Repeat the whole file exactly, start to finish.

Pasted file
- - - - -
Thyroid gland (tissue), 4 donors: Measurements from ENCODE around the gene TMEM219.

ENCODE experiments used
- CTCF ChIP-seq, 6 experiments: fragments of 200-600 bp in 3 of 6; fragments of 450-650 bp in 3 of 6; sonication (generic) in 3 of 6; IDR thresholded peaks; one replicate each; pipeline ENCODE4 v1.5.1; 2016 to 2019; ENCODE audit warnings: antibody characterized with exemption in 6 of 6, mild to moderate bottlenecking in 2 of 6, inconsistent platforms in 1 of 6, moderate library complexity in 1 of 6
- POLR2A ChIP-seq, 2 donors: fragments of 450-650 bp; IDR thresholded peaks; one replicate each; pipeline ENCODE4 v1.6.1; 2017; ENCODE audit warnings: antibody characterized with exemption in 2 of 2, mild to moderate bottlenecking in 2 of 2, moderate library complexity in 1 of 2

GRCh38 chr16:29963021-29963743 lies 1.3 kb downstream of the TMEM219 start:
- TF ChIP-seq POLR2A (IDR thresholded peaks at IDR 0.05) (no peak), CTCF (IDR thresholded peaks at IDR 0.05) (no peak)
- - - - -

Thyroid gland (tissue), 4 donors: Measurements from ENCODE around the gene TMEM219.

ENCODE experiments used
- CTCF ChIP-seq, 6 experiments: fragments of 200-600 bp in 3 of 6; fragments of 450-650 bp in 3 of 6; sonication (generic) in 3 of 6; IDR thresholded peaks; one replicate each; pipeline ENCODE4 v1.5.1; 2016 to 2019; ENCODE audit warnings: antibody characterized with exemption in 6 of 6, mild to moderate bottlenecking in 2 of 6, inconsistent platforms in 1 of 6, moderate library complexity in 1 of 6
- POLR2A ChIP-seq, 2 donors: fragments of 450-650 bp; IDR thresholded peaks; one replicate each; pipeline ENCODE4 v1.6.1; 2017; ENCODE audit warnings: antibody characterized with exemption in 2 of 2, mild to moderate bottlenecking in 2 of 2, moderate library complexity in 1 of 2

GRCh38 chr16:29963021-29963743 lies 1.3 kb downstream of the TMEM219 start:
- TF ChIP-seq POLR2A (IDR thresholded peaks at IDR 0.05) (no peak), CTCF (IDR thresholded peaks at IDR 0.05) (no peak)